By Jessica M. Lang, Holistic Health Practitioner
Every expecting couple has the same conversation. “I wonder what he’ll look like…,” “I hope she gets my freckles…”, or “She better not have great-aunt Suzy’s uni-brow.” When I was pregnant with my oldest son I spent hours examining and scrutinizing ultrasound pictures to get a possible glimpse at our baby’s features, who’s physical genetics would he favor?
The baby is born and everyone has their own opinion about who he/she takes after. “Oh, look, he has the dimple in his chin, he gets that from OUR family!” Relatives young and old feel proud to share a feature with a new baby…even if its in their imagination.
But we all know there is more passed onto new generations than noses and hair color. As your children grow and develop this becomes more and more apparent. My son, Nathan has tonsil stones like me, which causes him to have lingering coughs and more frequent colds. He also got my artistic ability, we can see it already! He has a real knack for puzzles, like his dad, not to mention his gung-ho attitude. My son, Brady has a lot of acid reflux which comes from my side of the family, as well as being tongue-tied at birth, but he sleeps wonderfully, like my husbands side.
We are lucky not to have too many red flags in our close genetic background. However, some families have more serious illnesses and disorders in their chains of DNA. Will you or your child have Huntington’s Disease, Alzheimer’s, breast cancer, diabetes, prostate cancer, cystic fibrosis or a host of other health conditions? Is this important information to know at the very beginning of a child’s life?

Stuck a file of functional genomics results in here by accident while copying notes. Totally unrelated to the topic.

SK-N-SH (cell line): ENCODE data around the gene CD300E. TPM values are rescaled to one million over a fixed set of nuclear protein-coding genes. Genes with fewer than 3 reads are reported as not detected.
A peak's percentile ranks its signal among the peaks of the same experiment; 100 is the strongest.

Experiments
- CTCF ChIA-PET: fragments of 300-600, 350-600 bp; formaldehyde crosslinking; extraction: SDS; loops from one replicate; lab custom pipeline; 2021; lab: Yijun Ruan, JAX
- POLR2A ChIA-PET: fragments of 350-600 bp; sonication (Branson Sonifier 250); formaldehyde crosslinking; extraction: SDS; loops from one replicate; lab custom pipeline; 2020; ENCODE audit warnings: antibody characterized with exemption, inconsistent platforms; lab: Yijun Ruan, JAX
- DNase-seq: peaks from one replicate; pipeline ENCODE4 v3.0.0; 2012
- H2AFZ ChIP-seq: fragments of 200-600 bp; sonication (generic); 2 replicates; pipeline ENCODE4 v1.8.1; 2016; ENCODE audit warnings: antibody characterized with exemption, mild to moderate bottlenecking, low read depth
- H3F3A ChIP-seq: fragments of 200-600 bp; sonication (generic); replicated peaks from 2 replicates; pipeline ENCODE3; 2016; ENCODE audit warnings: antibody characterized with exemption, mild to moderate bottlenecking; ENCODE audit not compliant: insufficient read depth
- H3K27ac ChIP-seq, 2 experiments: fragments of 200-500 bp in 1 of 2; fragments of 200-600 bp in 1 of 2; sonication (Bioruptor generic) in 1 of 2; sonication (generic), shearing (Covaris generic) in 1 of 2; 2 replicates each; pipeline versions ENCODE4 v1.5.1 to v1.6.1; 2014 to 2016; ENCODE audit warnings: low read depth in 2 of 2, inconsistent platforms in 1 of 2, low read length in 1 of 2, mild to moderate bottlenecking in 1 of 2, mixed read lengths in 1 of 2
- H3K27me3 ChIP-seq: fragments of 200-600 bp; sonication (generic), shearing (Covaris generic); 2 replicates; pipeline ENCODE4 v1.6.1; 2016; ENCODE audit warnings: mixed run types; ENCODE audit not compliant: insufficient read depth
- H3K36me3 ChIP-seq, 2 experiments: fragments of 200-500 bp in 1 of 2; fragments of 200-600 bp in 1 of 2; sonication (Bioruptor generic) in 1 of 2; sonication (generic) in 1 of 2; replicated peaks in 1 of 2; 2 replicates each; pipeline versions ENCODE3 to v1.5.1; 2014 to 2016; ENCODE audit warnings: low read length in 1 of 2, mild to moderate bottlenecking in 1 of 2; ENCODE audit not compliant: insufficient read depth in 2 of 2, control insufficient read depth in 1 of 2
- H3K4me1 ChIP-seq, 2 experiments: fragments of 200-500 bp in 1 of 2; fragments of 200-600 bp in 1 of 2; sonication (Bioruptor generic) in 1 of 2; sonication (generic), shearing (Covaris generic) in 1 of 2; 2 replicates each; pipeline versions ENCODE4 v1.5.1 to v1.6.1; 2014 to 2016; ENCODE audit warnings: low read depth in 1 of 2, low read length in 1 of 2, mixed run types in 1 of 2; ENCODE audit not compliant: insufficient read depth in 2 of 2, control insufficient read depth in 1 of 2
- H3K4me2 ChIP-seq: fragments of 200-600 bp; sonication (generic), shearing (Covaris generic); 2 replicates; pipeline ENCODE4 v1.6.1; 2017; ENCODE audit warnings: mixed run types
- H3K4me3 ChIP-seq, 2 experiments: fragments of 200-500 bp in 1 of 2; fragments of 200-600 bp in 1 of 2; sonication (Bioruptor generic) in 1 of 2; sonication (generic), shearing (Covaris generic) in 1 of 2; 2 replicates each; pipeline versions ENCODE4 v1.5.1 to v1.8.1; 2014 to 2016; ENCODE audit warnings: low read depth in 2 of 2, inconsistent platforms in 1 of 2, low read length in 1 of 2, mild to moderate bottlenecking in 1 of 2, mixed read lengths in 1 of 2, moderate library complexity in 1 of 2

An article in this month’s Parents Magazine, March 2011 issue, states that more than half of parents are interested in having their kids’ risk of disease checked through at-home Do-it-Yourself genetic-testing kits, according to a recent poll from C.S. Mott Children’s Hospital in Ann Arbor, Michigan. You can purchase these tests online or even at Walgreen’s. A swab of saliva is collected from the intended person and is sent off to a lab for “results”. These DIY genetic testing kits can cost anywhere from $100-$1000 including the lab-work and are NOT regulated by the FDA, nor do they need approval currently.
So you’ve gotten your kit, you’ve swabbed, you’ve mailed in your vial to the lab…now you await the results that let you know whether your child has the gene that could eventually lead to a dreaded illness. The problem is that some people who have that gene do NOT get ever come down with this dreaded illness. New York Daily News reports:
The value of such kits is being questioned by some scientists. For the majority of diseases, no one really knows why some people fall victim and others don’t, according to Peter Kraft, deputy director of the Program in Molecular and Genetic Epidemiology at Harvard School of Public Health.
Personally, I don’t want to knowhow I will die when I’m 99.9 years old and will not purchase one of these DIY genetic-testing-kits. I want to live in the moment, as much as possible, when it comes to my children and I don’t want to place a little black rain cloud over any of our heads. However, I do respect families that have the need to look into their DNA, they may be carriers of a disorder that is treatable with early intervention and lifestyle changes.The whole thing is very thought provoking to me.
I’m so proud that my son, Nathan, has my eyes…I love that my son, Brady, has my husband’s beautiful eyes…but we are who we are, inside and out and I wouldn’t want to analyze such a complex system, like DNA.